Yesterday, I was in Ohio talking about the need for the Congress to get an energy plan to my desk. I submitted a strategy in 2001. And I said, listen, we got a problem. We're importing too much -- too many hydrocarbons from overseas. The supply and demand is getting out of balance. You're seeing it at the price of the pump right now, what I was talking about. I said, we need to encourage conservation. We need to encourage use of renewable sources of energy, ethanol and biodiesel. We need to do smart things with taxpayers' money to encourage the growth of new technologies.
When I went up to Columbus, I visited a research facility and talked to a person who's in charge of developing a zero-emissions coal-fired electrical plant. It's going to happen. We need to do something about our electricity grid. And, yet, they've been debating for four years. It is time for Congress to stop debating about energy and get a good energy bill to my desk. (Applause.)
We need more legal reform in Washington. Did something on class-action lawsuits which will help make sure this economy continues to grow. I think they're going to get something done on asbestos. (Applause.) And for the sake of good health care, Congress needs to get me a medical liability bill so we don't run good doctors out of practice and run up the cost of medicine. (Applause.)
I want to talk about Social Security. First thing is, people are saying, gosh, I'm surprised he's even willing to talk about the issue. You remember, it was called the third rail of American politics; you talk about it and you make suggestions about it, sure enough, the next thing you know there will be a blizzard of TV ads trying to run you out of office. It was used -- Social Security was used in a lot of campaigns to frighten people. You know, well, if he's talking about reform, that means a senior is not going to get his check. But I'm talking about it because I believe the job of a President is to confront problems and not pass them on to future generations and future Presidents. (Applause.)
And I'm about to tell you we got a problem. We got some panelists here. I think you're going to find the conversation to be interesting. We've got a granddad and a grandson, a granddad and granddaughter. And the reason I've asked them to join us is because this is a generational issue we're talking about. Social Security is a vital system, and Franklin Roosevelt did a good thing in putting it in place. It provides a safety net for a lot of citizens, and it worked for a lot of years. But it's not going to work in the out years because the math has changed.
Let me tell you about the math. This is a pay-as-you-go system. Money goes in and money goes out. There's no such thing, by the way, as a Social Security trust. Some people probably think that the government has taken your payroll taxes and held it for you and then when you retire, they give it back to you. That's not what happens. (Laughter.) The government takes your money and spends it on other things and puts an IOU, a piece of paper, on your behalf, which may be worth something, and it may not be worth something.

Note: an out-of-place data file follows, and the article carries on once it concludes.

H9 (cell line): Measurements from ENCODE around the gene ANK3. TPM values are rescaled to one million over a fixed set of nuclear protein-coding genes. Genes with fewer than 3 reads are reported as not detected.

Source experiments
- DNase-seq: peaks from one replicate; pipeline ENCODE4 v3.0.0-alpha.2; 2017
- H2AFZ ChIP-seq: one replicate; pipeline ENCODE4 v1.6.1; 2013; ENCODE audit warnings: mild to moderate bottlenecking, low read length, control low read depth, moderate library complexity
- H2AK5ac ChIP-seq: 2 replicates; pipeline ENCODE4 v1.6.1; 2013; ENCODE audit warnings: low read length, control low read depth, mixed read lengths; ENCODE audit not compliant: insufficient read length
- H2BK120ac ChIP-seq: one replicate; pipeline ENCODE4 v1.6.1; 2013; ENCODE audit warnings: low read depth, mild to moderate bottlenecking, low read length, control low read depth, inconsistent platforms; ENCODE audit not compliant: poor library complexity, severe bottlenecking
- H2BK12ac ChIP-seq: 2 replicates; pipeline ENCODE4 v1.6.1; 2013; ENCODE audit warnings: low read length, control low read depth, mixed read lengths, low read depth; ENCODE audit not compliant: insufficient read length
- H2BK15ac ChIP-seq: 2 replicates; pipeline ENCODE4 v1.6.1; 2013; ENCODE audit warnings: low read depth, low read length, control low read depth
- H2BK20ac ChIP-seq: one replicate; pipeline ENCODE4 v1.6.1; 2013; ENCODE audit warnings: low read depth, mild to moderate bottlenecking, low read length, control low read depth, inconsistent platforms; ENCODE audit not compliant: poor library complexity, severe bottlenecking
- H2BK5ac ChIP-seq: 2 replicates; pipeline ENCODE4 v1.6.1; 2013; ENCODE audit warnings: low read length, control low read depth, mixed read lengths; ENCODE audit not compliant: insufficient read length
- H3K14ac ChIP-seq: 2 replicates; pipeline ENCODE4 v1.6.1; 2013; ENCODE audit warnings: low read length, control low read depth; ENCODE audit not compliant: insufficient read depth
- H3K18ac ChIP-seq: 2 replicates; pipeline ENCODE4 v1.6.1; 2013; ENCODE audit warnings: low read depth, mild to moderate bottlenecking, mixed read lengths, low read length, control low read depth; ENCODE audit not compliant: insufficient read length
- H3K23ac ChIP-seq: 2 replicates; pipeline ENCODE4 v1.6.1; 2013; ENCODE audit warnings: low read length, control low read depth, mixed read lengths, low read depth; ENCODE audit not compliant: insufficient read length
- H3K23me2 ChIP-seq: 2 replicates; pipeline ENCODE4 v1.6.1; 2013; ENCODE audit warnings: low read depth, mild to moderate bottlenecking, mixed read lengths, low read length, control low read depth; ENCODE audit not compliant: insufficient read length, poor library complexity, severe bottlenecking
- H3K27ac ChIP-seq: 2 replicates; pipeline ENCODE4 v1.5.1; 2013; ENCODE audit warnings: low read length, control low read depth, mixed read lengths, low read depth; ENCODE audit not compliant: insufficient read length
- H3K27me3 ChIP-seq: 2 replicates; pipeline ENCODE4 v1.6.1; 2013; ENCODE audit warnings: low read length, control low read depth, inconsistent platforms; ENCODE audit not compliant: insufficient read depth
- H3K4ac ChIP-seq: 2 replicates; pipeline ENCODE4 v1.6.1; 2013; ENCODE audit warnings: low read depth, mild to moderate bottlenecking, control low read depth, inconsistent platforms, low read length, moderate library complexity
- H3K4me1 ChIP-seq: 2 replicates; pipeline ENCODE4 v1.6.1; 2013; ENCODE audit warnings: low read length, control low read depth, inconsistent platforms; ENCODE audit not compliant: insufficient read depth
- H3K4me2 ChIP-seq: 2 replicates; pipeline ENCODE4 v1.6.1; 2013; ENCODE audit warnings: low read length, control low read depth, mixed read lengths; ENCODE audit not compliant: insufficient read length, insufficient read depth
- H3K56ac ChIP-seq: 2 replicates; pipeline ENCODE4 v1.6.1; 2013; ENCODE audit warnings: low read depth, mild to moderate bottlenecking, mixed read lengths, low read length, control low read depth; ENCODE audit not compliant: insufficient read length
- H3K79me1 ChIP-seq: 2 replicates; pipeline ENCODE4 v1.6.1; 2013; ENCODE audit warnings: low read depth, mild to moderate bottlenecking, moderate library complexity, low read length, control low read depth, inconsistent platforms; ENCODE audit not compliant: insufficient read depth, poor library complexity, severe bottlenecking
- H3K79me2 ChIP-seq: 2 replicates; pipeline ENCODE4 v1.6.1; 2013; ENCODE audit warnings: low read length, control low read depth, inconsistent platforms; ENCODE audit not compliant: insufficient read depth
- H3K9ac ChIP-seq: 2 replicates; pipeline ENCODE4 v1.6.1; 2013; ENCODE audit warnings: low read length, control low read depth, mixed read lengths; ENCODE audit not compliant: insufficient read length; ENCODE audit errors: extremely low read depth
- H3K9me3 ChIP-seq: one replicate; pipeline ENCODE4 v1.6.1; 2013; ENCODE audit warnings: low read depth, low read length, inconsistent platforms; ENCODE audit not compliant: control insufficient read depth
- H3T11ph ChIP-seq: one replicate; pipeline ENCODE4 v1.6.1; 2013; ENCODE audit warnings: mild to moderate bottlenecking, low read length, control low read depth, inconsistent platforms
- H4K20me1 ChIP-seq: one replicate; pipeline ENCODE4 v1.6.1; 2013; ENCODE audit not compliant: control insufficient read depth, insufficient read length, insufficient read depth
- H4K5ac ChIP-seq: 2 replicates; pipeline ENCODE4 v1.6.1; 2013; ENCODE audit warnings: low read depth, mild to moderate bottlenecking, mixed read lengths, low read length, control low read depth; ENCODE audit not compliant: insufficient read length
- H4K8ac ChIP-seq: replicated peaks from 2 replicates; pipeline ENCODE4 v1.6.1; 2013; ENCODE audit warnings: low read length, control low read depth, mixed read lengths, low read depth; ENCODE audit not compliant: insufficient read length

The math is this: baby boomers like me are fixing to retire. I will be retirement age -- of retirement age in 2008. It's coincidental, isn't it? (Laughter and applause.) That doesn't mean I'm going to quit working. (Applause.) I'll be eligible for Social Security. That's when I turn 62. And I'm the leading edge of a lot of other people. The baby boomers are getting ready to retire. And there's a lot of us. And we're living longer years than before. And that's good. It's good that we have a healthier society. We're making better choices. If you want to live longer, exercise, by the way; make good choices about your body. We're living longer and we have been promised greater benefits than the previous generation. In other words, people ran for office, said, vote me, I'll increase your Social Security benefits. That's what happened.
So start thinking about the math: more people, living longer, getting greater benefits, and fewer people paying. In 1950, that chart will show you, there was 16 workers to one paying into the system. And, therefore, if the average pay out for Social Security would be $14,200 -- that means each worker would be paying $900 a year to support that one retiree. That's manageable. Today, it's three workers to each beneficiary. Therefore, the cost is now up to $4,700 per worker. Soon, it's going to two workers per beneficiary -- and that's assuming the benefits stay at $14,200 on average.
In other words, you've got fewer people paying into the system. And the system, which was a great system, now needs to be modernized because if we don't, the money going out -- which you can see on this chart -- will be greater than the money coming in starting in 2018, and it just perpetually declines. Our government can't afford that. You see, because baby boomers like me are retiring and fewer people paying in, the system goes into the red starting in 2018; 2029, it's $200 billion short -- that's short after payroll tax. So you've got younger workers paying in, trying to pay for me, but the government isn't being able to make its promise. And that's the problem. And it's a problem we've got to address, because the closer we come to 2018, when it starts in the red, the harder it is to solve the problem.